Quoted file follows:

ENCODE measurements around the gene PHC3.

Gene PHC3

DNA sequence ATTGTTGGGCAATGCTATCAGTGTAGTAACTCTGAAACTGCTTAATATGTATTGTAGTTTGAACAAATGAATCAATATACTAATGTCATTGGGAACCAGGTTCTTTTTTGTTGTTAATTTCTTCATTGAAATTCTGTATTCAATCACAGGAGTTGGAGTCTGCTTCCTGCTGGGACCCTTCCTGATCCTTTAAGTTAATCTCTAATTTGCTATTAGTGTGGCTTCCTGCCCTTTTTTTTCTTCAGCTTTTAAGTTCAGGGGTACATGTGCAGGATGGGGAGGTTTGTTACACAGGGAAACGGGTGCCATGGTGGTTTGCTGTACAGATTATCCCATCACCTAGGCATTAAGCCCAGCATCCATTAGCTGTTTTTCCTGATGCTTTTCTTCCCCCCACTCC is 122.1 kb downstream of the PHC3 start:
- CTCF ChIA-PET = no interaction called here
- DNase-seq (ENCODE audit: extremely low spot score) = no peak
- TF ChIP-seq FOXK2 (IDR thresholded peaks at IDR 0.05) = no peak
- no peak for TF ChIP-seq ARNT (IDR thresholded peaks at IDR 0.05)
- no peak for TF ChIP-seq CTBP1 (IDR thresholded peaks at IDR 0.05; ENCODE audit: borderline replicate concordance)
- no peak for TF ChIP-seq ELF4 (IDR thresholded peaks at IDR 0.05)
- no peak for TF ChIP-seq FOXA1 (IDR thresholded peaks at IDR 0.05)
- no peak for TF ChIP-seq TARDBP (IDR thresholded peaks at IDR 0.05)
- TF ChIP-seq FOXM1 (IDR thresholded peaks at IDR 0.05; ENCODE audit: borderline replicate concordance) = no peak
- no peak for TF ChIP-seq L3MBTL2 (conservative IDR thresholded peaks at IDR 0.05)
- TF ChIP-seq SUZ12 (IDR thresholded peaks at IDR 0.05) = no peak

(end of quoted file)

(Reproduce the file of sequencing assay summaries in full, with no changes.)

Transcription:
ENCODE measurements around the gene PHC3.

Gene PHC3

DNA sequence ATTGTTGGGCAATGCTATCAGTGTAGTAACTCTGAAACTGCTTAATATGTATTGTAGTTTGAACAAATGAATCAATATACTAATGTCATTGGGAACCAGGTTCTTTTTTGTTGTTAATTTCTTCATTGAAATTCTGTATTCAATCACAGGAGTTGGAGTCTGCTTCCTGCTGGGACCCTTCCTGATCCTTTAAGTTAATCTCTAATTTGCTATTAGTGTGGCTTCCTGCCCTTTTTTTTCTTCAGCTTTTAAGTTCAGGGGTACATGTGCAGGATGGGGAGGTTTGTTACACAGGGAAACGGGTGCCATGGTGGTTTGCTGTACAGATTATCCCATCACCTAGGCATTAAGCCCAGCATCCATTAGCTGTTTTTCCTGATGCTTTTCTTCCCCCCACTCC is 122.1 kb downstream of the PHC3 start:
- CTCF ChIA-PET = no interaction called here
- DNase-seq (ENCODE audit: extremely low spot score) = no peak
- TF ChIP-seq FOXK2 (IDR thresholded peaks at IDR 0.05) = no peak
- no peak for TF ChIP-seq ARNT (IDR thresholded peaks at IDR 0.05)
- no peak for TF ChIP-seq CTBP1 (IDR thresholded peaks at IDR 0.05; ENCODE audit: borderline replicate concordance)
- no peak for TF ChIP-seq ELF4 (IDR thresholded peaks at IDR 0.05)
- no peak for TF ChIP-seq FOXA1 (IDR thresholded peaks at IDR 0.05)
- no peak for TF ChIP-seq TARDBP (IDR thresholded peaks at IDR 0.05)
- TF ChIP-seq FOXM1 (IDR thresholded peaks at IDR 0.05; ENCODE audit: borderline replicate concordance) = no peak
- no peak for TF ChIP-seq L3MBTL2 (conservative IDR thresholded peaks at IDR 0.05)
- TF ChIP-seq SUZ12 (IDR thresholded peaks at IDR 0.05) = no peak